Thanks to del Toro and Øvredal's combined efforts, Scary Stories to Tell in the Dark does justice by the delightfully sinister books that inspired it.
Alvin Schwartz's Scary Stories to Tell in the Dark short story collections - complete with Stephen Gammell's nightmarish illustrations during their original run - have served as a stepping stone between more kid-friendly horror books (a la Goosebumps) and the world of adult horror literature for a few decades now. It's only fitting, then, that its movie adaptation should follow suit and offer a spine-tingling experience that's a little richer and more mature than, say, the Goosebumps series, but stops just short of being R-rated. And in the hands of cowriter-producer Guillermo del Toro (Pan's Labyrinth, The Shape of Water) and director André Øvredal (Trollhunter, The Autopsy of Jane Doe), it's still a deliciously chilling piece of filmmaking, no matter your age. Thanks to del Toro and Øvredal's combined efforts, Scary Stories to Tell in the Dark does justice by the delightfully sinister books that inspired it.
Scary Stories to Tell in the Dark picks up in Mill Valley, Pennsylvania circa 1968, just as Stella Nicholls (Zoe Colletti) - an introverted, horror-loving geek and aspiring writer - and her nerdy pals "Auggie" Hilderbrandt (Gabriel Rush) and "Chuck" Steinberg (Austin Zajur) are preparing for Halloween night. When their attempt to take revenge on their longtime tormenter Tommy Milner (Austin Abrams) goes sideways, they manage to escape with a little help from Ramón Morales (Michael Garza), a quiet young man who's passing through town. The three then invite Ramón on a trip to the long-abandoned Bellows mansion, a local legend and (supposedly) haunted house. But when Stella finds a book of scary short stories written by the Bellows' mysterious daughter Sarah, she and the others come to learn just how real the legend truly is.
Although del Toro shares writing credit with four other people here - namely, his Trollhunters: Tales of Arcadia collaborators Dan and Kevin Hageman, as well as Marcus Dunstan and Patrick Melton (Saw 4-7) for their earlier draft - Scary Stories to Tell in the Dark has his fingerprints all over it. It touches on his favorite themes about the importance of disobedience and not blindly following those in positions of power and authority, and smoothly weaves them into a horror parable about the impact of stories (which, like much of del Toro's work, is ultimately circular in structure). The film's attempts to juxtapose the mystery of Sarah Bellows and the monsters her book unleashes with the state of things in the late '60s (a world of even more rampant racism, the Vietnam War, and Richard Nixon's election) can be on the nose, and some of Schwartz's original spooky tales are incorporated more organically than others. Nevertheless, as a whole, the movie is successful at reshaping its source material into a unified plot that stands on its own (a tacked-on sequel tease aside).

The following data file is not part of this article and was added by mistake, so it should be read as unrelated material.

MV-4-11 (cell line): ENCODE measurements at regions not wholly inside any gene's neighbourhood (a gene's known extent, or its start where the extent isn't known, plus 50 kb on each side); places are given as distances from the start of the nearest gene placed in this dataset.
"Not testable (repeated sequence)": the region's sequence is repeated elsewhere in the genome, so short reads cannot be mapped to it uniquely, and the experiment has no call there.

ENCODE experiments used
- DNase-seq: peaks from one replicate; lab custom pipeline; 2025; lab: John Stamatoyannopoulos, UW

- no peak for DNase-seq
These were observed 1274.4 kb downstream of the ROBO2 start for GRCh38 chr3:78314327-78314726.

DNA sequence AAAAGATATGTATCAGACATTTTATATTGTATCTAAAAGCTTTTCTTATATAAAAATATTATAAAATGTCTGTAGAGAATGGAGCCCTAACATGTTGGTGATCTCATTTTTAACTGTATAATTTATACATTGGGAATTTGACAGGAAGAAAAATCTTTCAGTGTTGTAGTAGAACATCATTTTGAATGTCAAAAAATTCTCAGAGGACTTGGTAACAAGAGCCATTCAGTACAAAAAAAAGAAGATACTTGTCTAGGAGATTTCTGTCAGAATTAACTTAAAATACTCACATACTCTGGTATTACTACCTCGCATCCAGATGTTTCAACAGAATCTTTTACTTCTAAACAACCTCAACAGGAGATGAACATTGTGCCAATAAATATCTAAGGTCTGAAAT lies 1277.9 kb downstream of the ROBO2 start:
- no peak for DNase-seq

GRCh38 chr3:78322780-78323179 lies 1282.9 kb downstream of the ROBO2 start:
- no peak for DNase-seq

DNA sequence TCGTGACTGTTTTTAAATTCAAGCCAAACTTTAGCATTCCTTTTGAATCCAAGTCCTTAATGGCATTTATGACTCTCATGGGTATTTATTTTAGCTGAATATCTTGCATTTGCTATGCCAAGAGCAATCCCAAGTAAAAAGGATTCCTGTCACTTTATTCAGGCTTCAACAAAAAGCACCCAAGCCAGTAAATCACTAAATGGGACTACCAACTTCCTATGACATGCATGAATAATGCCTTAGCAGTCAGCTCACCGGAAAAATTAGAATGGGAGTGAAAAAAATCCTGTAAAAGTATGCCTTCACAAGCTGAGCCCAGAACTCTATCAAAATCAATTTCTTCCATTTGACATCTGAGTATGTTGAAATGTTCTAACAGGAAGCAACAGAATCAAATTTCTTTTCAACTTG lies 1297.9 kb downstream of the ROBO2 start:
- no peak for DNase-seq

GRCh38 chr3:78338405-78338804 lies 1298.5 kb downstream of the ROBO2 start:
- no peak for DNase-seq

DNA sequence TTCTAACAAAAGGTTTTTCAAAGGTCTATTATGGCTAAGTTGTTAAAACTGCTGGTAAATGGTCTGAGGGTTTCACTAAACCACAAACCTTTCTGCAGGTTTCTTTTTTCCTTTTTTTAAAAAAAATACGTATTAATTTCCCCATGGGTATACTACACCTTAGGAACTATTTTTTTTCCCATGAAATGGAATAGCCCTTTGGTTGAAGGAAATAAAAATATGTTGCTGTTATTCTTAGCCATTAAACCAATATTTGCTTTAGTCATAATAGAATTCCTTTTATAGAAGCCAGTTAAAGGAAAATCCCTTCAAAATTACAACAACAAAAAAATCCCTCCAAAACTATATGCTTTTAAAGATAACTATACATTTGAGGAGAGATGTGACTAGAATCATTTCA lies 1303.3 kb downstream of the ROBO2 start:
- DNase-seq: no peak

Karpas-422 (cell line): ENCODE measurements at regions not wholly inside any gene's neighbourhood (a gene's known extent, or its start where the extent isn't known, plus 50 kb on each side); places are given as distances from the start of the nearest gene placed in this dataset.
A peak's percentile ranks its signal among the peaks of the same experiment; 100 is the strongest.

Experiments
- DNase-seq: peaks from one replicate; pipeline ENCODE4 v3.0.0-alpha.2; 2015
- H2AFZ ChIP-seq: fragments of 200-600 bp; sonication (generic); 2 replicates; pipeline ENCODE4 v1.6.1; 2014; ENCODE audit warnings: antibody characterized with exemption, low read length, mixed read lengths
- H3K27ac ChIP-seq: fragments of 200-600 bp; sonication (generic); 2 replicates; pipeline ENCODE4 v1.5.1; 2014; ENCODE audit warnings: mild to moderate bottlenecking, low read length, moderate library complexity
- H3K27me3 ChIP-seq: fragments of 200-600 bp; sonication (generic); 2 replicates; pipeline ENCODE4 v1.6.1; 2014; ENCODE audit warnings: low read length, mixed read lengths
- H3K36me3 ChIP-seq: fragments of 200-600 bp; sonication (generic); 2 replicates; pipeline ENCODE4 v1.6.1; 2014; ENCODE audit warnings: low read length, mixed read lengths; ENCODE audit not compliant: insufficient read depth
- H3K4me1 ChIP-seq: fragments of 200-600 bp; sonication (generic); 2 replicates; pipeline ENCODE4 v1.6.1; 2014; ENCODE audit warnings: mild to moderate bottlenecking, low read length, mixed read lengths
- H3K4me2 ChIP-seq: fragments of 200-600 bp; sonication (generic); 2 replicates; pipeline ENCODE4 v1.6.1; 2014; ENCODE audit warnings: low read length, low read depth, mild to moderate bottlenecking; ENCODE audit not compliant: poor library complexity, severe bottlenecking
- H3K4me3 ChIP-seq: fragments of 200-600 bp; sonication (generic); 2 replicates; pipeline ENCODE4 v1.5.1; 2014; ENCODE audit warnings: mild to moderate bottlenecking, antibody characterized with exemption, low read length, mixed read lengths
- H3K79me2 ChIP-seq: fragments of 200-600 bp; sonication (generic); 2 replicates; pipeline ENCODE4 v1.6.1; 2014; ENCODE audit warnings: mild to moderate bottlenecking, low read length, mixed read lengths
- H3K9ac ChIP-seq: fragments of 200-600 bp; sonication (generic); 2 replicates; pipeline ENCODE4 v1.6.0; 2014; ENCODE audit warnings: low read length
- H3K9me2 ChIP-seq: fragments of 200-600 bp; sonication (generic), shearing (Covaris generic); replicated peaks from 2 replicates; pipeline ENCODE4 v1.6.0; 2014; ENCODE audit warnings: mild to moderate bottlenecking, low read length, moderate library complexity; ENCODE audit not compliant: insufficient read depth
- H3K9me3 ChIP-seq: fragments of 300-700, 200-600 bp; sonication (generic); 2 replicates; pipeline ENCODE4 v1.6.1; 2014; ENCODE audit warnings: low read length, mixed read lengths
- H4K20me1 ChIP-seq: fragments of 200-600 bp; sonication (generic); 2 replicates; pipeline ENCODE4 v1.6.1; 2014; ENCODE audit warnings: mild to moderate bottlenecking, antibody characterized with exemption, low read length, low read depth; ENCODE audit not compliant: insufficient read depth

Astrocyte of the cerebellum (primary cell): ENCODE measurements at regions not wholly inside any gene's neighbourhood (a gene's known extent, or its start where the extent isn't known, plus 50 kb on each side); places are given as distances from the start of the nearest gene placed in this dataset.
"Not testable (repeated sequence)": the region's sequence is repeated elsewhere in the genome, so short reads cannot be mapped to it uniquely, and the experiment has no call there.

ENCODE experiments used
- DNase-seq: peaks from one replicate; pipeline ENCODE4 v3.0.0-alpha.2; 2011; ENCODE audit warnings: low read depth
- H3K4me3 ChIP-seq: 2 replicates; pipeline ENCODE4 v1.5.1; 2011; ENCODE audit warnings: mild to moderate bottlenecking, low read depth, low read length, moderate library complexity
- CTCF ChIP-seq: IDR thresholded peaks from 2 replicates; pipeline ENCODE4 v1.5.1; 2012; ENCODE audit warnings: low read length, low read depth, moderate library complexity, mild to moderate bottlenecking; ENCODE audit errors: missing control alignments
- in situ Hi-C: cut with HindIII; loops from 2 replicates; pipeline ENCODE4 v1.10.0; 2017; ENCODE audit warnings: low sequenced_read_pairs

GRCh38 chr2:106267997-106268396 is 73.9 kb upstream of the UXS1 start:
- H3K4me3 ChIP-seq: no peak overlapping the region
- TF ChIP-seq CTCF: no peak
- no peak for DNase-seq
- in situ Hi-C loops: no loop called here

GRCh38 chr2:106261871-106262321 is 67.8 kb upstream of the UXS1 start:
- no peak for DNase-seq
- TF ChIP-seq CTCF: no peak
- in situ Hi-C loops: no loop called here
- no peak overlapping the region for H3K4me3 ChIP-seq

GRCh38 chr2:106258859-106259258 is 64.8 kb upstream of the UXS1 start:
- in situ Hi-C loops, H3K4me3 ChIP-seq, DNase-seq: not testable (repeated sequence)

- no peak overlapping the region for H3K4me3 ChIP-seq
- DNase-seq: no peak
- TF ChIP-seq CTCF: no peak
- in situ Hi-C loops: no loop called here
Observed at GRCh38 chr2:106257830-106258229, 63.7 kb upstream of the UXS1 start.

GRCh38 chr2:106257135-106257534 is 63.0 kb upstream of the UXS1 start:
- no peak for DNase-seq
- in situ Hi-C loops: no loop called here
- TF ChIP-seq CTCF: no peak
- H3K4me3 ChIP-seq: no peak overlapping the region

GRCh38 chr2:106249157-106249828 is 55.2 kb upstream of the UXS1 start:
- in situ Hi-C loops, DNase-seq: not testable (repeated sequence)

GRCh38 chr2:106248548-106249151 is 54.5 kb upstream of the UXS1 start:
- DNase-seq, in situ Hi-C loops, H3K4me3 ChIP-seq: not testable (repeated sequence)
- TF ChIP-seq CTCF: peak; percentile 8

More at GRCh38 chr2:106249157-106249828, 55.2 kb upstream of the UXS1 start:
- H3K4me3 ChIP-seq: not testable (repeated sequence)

On the surface, admittedly, that story has a lot in common with the first IT movie, from its setting (a small town with a dark secret) to its marginalized or misfit teenagers. But at the same time, Scary Stories to Tell in the Dark is more ground-breaking when it comes to which young characters get the spotlight. In this case, it's Stella and Ramón who are the film's true leads, with Stella joining the pantheon of great del Toro heroines thanks to a combination of the writing and Colletti's multifaceted performance. She and Garza further rise to the occasion during their most emotionally daunting scenes, with Dean Norris (who plays Stella's father) doing some heavy lifting of his own in a small, but relevant subplot involving Stella's absent mother. Auggie and Chuck are more stereotypical characters by comparison (Auggie's neurotic, Chuck is loud), as is Ruth (Natalie Ganzhorn), Chuck's older sister, and Abrams as Tommy, your typical jock-bully. Still, the movie's heroes are likable and leave you hoping (in vain) that nothing bad will happen to them.
Behind the camera, Øvredal succeeds in delivering effectively bloodless, PG-13 scares, including a pair of moments involving some nasty body horror. In general, Scary Stories to Tell in the Dark does a good job of mixing things up when it comes to its creepiest scenes. There are jump scares, of course, but other sequences build up tension and dread by having monsters slowly, yet relentlessly stalk their victims instead. Similarly, the historical set design is as detailed as audiences have come to expect from a del Toro production these days (even one he didn't direct), and the score by Marco Beltrami and Anna Drubich has an ominous, but mischievous sound that matches the mood the film at large is going for. And of course, performers like Javier Botet and Troy James deserve a tip of the hat for bringing the movie's creatures to sickening life through practical means.
With October still a ways off, Scary Stories to Tell in the Dark provides some welcome late-summer spookiness with all the depth and aesthetic qualities of del Toro's directorial efforts. The film is probably too freaky for most kids - and will surely traumatize a number of adults, at that - but it's otherwise perfect for teenagers and/or those looking for something that's not quite as intense as this season's R-rated horror titles. As for those who grew up enjoying the original story collections: this movie adaptation may yet remind of what it felt like being scared out of your wits by those books the first time around.
Scary Stories to Tell in the Dark is now playing in U.S. theaters. It is 111 minutes long and is rated PG-13 for terror/violence, disturbing images, thematic elements, language including racial epithets, and brief sexual references.
- Scary Stories to Tell In the Dark (2019) release date: Aug 09, 2019